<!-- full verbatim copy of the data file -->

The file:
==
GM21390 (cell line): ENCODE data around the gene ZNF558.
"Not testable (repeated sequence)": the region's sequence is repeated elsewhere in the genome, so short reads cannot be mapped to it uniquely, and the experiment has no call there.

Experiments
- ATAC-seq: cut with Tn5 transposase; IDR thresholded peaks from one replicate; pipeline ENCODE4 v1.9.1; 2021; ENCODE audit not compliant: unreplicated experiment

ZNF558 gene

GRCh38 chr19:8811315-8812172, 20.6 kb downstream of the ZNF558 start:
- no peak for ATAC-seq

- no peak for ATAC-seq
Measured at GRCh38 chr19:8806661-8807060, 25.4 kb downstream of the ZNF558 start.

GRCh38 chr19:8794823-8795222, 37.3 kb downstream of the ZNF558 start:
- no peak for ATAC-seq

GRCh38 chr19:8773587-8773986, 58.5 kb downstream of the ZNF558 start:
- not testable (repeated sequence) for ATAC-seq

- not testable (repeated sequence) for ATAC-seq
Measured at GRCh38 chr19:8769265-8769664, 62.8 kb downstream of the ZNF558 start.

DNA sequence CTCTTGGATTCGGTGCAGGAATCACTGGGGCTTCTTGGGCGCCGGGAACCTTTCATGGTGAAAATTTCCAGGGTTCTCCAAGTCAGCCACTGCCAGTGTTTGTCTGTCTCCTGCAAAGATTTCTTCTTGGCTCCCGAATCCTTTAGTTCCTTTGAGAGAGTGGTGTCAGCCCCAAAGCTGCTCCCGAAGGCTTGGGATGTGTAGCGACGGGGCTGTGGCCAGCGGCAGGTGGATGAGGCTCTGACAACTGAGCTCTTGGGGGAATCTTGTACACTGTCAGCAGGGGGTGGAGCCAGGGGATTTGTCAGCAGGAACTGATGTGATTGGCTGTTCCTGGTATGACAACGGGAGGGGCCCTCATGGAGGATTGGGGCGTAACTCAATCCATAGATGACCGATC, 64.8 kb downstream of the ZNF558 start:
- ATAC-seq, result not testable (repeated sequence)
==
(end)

GM21390 (cell line): ENCODE data around the gene ZNF558.
"Not testable (repeated sequence)": the region's sequence is repeated elsewhere in the genome, so short reads cannot be mapped to it uniquely, and the experiment has no call there.

Experiments
- ATAC-seq: cut with Tn5 transposase; IDR thresholded peaks from one replicate; pipeline ENCODE4 v1.9.1; 2021; ENCODE audit not compliant: unreplicated experiment

ZNF558 gene

GRCh38 chr19:8811315-8812172, 20.6 kb downstream of the ZNF558 start:
- no peak for ATAC-seq

- no peak for ATAC-seq
Measured at GRCh38 chr19:8806661-8807060, 25.4 kb downstream of the ZNF558 start.

GRCh38 chr19:8794823-8795222, 37.3 kb downstream of the ZNF558 start:
- no peak for ATAC-seq

GRCh38 chr19:8773587-8773986, 58.5 kb downstream of the ZNF558 start:
- not testable (repeated sequence) for ATAC-seq

- not testable (repeated sequence) for ATAC-seq
Measured at GRCh38 chr19:8769265-8769664, 62.8 kb downstream of the ZNF558 start.

DNA sequence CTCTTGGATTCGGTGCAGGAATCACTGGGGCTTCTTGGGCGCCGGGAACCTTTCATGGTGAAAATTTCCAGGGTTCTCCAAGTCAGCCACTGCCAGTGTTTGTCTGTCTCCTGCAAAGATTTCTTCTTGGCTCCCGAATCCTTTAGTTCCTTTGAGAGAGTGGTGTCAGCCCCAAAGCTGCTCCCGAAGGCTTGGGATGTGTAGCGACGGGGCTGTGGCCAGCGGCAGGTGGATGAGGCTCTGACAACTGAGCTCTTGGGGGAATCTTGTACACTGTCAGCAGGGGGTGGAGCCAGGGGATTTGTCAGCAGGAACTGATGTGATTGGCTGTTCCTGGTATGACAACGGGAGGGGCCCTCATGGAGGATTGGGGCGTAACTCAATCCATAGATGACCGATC, 64.8 kb downstream of the ZNF558 start:
- ATAC-seq, result not testable (repeated sequence)